Last week, the health insurance giant Aetna said it would discontinue its CarePass consumer health data platform by the end of 2014. And when a player as big as Aetna dumps its health data platform, it’s cause for discussion, if not concern, in digital health circles.

Numerous startups and a few big tech players are building similar aggregation platforms. Lots of developers want to build apps that pull data from them. And investors are trying to understand the profitability and sustainability of the platforms.

CarePass is not an app; it’s a place in the cloud with a bunch of application programming interfaces (APIs) to connect and receive data from a variety of health wearables and apps. So an Aetna member (or a nonmember) might store their running app data, weight numbers from their connected scale, steps from their Fitbit, and data from her diet app all in CarePass. This is exactly what emerging platforms from Apple, Google, and Samsung will do.

Consumer health data aggregation platforms are nothing new. The Validic platform connects with 114 apps and devices. It’s been around for years, and it has far more experience and health data than the newcomers.

The main reason CarePass never took off is simple. It never caught on with Aetna members and other consumers. “When you talk to people associated with it you hear that they couldn’t get the user numbers, so they repositioned it for employers, but that apparently didn’t work either,” Forrester analyst Peter Mueller told VentureBeat. “The market wasn’t ready for it.”

Asked how many Aetna members regularly use the CarePass platform, an Aetna spokesman told VentureBeat that it doesn’t release that data. The spokesman sent an email stating that 100 million people have downloaded the apps that integrate with the platform. But that number is just a tallying up all of the people who have downloaded CarePass partner apps — it says nothing about how many Aetna members regularly report health and fitness data into the platform.

Mueller points out that some of the problems with CarePass came from inside Aetna. “It didn’t have the buy-in from all parts of the organization,” he said. And expectations were high. Mueller says CarePass had its own profit/loss, and Aetna expected the platform to demonstrably improve member health enough to justify investment in the platform.

I asked the Aetna spokesman if his company had ever held discussions with Apple or Google about integrating with the Health Kit or Google Fit platforms. He said no such talks have taken place. But the coming of those big health platforms may have contributed to Aetna’s decision to shutter CarePass.

“My own quick speculation is that they decided that competing with HealthKit is a losing proposition,” says Doximity chief executive Jeff Tangney. “At the end of the day, CarePass was designed to make Aetna more attractive for patients choosing Aetna versus United Healthcare and others. It probably didn’t work that well, so they’re giving up.” Doximity provides a LinkedIn-like online community for health care providers.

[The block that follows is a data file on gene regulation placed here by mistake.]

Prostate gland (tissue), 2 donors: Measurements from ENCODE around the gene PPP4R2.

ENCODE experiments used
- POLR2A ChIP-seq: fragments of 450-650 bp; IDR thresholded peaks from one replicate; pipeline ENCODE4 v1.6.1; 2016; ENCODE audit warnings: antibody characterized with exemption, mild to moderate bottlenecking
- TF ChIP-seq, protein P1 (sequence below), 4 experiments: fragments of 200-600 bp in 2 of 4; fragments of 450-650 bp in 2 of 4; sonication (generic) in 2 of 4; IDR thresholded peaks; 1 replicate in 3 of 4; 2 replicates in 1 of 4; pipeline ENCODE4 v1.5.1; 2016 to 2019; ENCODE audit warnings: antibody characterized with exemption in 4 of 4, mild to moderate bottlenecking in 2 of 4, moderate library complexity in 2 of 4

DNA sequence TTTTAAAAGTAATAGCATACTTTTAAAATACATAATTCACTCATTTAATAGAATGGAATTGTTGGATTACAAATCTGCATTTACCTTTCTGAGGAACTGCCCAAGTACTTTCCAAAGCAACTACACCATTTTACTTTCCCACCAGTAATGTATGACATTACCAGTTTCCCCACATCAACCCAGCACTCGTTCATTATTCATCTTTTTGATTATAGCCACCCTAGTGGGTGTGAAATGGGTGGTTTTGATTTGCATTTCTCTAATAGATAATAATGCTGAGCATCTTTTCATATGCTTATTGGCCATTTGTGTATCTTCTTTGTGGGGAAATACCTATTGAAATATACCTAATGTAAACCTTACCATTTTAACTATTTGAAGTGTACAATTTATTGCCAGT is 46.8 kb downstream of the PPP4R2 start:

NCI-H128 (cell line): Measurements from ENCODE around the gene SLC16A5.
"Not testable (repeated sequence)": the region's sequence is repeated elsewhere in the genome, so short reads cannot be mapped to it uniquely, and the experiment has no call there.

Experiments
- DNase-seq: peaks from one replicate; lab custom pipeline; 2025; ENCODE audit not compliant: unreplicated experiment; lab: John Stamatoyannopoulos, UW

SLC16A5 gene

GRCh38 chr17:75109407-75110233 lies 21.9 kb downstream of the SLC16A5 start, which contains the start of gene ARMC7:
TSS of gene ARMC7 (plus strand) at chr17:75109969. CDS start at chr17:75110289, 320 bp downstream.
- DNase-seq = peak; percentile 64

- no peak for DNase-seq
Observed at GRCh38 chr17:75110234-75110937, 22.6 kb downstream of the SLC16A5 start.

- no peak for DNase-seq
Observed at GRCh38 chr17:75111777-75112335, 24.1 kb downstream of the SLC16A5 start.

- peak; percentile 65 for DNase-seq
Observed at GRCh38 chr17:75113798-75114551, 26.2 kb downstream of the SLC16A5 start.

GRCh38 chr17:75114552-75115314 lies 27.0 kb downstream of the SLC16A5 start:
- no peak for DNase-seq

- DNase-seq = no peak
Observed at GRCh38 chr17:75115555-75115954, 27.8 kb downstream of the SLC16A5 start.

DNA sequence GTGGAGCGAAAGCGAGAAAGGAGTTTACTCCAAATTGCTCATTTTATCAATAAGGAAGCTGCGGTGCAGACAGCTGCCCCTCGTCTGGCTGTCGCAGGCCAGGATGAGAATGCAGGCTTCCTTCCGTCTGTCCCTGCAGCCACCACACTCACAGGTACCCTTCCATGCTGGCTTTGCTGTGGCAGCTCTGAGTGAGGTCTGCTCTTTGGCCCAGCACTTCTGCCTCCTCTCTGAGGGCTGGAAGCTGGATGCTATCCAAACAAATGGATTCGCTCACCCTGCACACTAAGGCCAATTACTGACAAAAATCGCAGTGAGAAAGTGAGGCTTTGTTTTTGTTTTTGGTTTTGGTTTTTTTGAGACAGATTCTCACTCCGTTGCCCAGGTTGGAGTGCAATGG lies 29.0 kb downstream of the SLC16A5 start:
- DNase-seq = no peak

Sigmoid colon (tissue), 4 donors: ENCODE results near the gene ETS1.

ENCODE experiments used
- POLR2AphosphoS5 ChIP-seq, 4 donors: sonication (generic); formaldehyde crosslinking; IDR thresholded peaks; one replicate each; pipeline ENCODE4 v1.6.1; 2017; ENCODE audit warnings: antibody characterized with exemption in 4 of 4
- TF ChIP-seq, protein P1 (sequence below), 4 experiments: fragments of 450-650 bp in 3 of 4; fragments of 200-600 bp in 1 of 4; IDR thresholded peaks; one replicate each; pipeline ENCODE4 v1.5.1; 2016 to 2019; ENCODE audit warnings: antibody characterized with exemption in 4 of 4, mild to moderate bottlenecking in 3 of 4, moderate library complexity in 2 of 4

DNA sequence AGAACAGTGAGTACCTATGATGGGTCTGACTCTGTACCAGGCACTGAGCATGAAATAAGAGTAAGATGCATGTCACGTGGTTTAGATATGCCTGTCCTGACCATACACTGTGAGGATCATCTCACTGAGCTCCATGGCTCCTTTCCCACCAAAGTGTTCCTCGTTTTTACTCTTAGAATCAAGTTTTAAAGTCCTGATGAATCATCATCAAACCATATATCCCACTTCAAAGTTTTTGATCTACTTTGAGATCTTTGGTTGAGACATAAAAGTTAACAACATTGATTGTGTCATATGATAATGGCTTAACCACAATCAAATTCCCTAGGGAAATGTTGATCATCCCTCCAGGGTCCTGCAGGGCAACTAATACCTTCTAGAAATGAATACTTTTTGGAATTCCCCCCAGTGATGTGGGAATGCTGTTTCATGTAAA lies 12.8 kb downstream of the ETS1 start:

And CarePass had the problem that all consumer health data platforms must wrestle with: how to analyze and package the data in a way that’s going to useful to doctors and other caregivers.

Aetna apparently hoped that its members would start tracking a bunch of data on CarePass, get healthier, and start using fewer health care services. But caregivers couldn’t use the data to help keep tabs on their patients’ health. “It wasn’t built to integrate with the electronic health record,” Forrester’s Mueller said.

Mueller references the fact that Apple says it’s working with the EHR provider Epic. It remains to be seen how meaningful Health Kit’s integration with the Epic clinical record will be.

To some the crossover of consumer health data to actionable clinical data is the real hope for the new platforms. “Making a person’s health and activity data available in one place is a start, but it doesn’t become actionable until you inject personalized feedback to make the data relevant,” says cardiologist Samir Damani, whose company, MDRevolution, is now developing an app that will integrate with Apple’s Health Kit.

Scripps cardiologist, and app developer, Samir Damani, MD

Above: Scripps cardiologist and app developer Dr. Samir Damani.

Image Credit: Scripps

Damani believes that feedback must come from the app itself, driven by clinical intelligence that can determine if a given health metric has wandered out of the healthy range. He also believes that others on the multidisciplinary team of caregivers must be able to make sense of the data and act on it.

“Empowering the user over time with the support and guidance of physician extenders, like nurses practitioners, fitness specialists and nutritionists, is the only real way to change behavior over time, whether the goal is to prevent or reverse chronic disease,” Damani says.

There’s a possibility that the CarePass platform will become associated with Aetna’s iTriage app, which currently has people input symptoms or health questions and get answers on their phone. It also helps them find medications, diseases, and medical office locations. The spokesman said Aetna has plans to expand iTriage, possibly to include certain telemedicine applications.

The people who worked on CarePass, the spokesman said, are being moved to various different places in the company.

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